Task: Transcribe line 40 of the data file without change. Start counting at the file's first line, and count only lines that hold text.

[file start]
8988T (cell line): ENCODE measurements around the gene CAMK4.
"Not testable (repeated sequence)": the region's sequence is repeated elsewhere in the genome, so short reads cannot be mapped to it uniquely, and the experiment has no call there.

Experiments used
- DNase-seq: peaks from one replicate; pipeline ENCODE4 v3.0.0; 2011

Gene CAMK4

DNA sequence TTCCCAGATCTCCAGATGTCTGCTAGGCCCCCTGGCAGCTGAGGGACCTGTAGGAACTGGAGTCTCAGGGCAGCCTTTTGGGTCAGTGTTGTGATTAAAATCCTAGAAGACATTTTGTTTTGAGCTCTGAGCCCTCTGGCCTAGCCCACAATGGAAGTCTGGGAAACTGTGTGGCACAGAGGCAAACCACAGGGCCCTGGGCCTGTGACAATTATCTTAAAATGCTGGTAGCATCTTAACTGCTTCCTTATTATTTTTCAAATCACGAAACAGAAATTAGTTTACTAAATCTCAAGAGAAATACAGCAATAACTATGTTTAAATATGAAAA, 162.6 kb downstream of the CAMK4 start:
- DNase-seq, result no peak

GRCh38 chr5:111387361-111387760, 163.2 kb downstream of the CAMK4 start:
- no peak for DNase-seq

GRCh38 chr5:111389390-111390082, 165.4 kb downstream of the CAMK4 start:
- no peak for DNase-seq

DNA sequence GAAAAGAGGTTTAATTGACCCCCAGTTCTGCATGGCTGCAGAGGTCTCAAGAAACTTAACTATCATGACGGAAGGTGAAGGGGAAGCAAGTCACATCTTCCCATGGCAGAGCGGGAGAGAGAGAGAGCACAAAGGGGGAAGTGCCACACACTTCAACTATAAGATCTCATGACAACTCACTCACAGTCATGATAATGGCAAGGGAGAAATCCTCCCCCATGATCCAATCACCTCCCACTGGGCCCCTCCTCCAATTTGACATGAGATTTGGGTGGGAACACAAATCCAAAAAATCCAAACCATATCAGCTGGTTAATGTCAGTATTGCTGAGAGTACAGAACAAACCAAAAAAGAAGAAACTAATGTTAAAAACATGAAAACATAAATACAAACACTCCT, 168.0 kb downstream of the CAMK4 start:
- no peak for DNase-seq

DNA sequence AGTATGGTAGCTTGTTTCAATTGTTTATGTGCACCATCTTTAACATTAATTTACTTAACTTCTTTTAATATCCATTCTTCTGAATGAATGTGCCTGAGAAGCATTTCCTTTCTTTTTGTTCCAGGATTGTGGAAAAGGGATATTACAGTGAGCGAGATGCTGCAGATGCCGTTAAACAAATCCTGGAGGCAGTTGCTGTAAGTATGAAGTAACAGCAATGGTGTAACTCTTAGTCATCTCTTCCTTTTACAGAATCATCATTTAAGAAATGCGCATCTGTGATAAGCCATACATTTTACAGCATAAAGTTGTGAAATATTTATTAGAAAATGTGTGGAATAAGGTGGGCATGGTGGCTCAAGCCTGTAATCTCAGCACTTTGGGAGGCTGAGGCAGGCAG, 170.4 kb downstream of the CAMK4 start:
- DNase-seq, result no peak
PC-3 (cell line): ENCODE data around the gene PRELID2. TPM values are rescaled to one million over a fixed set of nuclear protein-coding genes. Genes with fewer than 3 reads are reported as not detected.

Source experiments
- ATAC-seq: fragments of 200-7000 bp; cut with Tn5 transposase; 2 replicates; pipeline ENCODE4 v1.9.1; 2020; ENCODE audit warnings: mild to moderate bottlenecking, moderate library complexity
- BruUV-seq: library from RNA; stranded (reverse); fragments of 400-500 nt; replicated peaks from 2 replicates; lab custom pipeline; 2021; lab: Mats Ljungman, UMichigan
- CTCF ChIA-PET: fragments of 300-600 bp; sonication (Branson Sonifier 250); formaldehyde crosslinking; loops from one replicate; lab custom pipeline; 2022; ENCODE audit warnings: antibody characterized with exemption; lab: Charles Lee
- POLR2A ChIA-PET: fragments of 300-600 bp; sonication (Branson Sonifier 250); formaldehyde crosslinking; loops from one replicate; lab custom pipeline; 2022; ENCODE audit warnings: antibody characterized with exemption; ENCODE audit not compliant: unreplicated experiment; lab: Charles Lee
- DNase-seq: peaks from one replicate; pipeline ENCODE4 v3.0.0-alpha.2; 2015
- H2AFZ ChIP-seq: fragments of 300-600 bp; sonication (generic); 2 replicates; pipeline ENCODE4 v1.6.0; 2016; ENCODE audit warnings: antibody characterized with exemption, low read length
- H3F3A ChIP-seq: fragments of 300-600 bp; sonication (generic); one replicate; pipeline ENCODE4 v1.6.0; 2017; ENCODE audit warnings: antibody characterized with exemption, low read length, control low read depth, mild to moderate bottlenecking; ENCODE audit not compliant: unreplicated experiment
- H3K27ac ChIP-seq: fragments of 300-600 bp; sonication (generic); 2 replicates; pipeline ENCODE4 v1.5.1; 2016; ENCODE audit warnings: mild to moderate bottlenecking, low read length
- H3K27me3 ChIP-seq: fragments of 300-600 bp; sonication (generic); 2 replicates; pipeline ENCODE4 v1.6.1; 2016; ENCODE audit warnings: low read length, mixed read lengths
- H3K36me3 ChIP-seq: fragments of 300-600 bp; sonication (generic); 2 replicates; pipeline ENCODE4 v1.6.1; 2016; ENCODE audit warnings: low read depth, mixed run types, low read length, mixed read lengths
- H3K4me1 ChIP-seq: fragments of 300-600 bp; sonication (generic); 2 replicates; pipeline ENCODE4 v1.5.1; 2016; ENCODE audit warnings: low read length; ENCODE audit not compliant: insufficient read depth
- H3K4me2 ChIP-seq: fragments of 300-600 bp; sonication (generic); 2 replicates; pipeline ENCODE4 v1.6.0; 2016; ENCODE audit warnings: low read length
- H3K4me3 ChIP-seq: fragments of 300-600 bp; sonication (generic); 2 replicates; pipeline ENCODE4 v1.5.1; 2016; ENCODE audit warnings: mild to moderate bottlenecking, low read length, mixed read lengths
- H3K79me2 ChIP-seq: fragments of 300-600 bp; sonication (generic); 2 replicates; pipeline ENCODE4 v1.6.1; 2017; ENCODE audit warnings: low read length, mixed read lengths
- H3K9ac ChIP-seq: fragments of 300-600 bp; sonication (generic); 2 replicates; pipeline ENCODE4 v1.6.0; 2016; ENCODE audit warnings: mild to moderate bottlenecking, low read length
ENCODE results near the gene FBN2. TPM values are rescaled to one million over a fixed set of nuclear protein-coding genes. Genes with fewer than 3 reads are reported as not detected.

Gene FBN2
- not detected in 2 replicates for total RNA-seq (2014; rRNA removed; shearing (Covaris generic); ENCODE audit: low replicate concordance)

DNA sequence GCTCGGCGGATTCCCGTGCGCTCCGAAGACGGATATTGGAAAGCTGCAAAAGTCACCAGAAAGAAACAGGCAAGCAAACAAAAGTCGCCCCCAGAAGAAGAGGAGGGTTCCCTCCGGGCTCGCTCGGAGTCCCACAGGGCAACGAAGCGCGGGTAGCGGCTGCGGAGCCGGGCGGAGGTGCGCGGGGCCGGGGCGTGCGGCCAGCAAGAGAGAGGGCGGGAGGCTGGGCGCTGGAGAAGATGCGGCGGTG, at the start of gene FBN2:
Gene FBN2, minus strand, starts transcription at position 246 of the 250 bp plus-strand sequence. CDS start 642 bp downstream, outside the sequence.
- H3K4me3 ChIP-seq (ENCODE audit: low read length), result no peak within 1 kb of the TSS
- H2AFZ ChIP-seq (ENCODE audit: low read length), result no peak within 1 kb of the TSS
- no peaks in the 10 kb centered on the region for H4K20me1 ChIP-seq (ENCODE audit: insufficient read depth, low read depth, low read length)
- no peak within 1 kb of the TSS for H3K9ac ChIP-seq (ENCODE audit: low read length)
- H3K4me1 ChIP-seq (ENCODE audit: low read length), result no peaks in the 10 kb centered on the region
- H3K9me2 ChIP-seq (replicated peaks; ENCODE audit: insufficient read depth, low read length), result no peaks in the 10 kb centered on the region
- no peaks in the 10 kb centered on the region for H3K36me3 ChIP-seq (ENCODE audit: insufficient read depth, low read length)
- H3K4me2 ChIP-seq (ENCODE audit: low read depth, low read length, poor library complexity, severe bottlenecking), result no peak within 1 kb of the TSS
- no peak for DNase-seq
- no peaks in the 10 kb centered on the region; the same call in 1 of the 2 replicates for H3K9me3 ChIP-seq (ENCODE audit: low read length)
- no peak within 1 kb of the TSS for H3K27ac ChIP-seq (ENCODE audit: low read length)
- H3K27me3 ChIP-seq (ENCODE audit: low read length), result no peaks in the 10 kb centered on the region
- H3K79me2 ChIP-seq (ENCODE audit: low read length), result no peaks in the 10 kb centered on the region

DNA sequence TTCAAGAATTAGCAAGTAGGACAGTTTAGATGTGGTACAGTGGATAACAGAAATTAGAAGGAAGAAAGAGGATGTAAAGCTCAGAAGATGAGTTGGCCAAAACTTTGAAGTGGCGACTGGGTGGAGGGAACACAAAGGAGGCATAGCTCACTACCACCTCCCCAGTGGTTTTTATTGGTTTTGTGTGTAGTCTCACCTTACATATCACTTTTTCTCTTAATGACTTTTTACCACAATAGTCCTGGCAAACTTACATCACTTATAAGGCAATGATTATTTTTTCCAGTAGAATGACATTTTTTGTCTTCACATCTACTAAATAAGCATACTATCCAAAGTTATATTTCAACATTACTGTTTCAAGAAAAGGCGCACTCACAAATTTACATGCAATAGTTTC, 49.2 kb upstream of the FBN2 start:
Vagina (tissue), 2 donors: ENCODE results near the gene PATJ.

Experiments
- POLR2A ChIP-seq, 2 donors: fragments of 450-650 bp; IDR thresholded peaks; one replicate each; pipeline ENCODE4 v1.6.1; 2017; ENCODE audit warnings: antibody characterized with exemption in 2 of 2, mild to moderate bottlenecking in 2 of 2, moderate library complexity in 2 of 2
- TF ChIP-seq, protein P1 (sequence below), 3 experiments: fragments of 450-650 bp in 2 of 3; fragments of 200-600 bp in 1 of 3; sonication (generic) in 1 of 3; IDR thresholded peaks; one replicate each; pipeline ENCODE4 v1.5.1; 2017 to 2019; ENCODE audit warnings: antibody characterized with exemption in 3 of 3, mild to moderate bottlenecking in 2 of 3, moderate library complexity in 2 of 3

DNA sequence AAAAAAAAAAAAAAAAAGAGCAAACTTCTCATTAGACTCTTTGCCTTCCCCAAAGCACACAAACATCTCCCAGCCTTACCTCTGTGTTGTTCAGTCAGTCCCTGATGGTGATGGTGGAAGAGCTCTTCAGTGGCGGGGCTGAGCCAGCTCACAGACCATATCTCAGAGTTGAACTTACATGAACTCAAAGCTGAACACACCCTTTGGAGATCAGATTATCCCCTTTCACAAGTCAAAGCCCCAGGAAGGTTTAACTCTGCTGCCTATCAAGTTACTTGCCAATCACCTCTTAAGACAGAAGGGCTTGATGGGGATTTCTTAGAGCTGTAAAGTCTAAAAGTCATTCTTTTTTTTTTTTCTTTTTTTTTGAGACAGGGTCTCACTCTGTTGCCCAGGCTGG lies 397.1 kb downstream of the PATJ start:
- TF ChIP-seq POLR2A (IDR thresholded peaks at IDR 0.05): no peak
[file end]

- no peaks in the 10 kb centered on the region for H4K20me1 ChIP-seq (ENCODE audit: insufficient read depth, low read depth, low read length)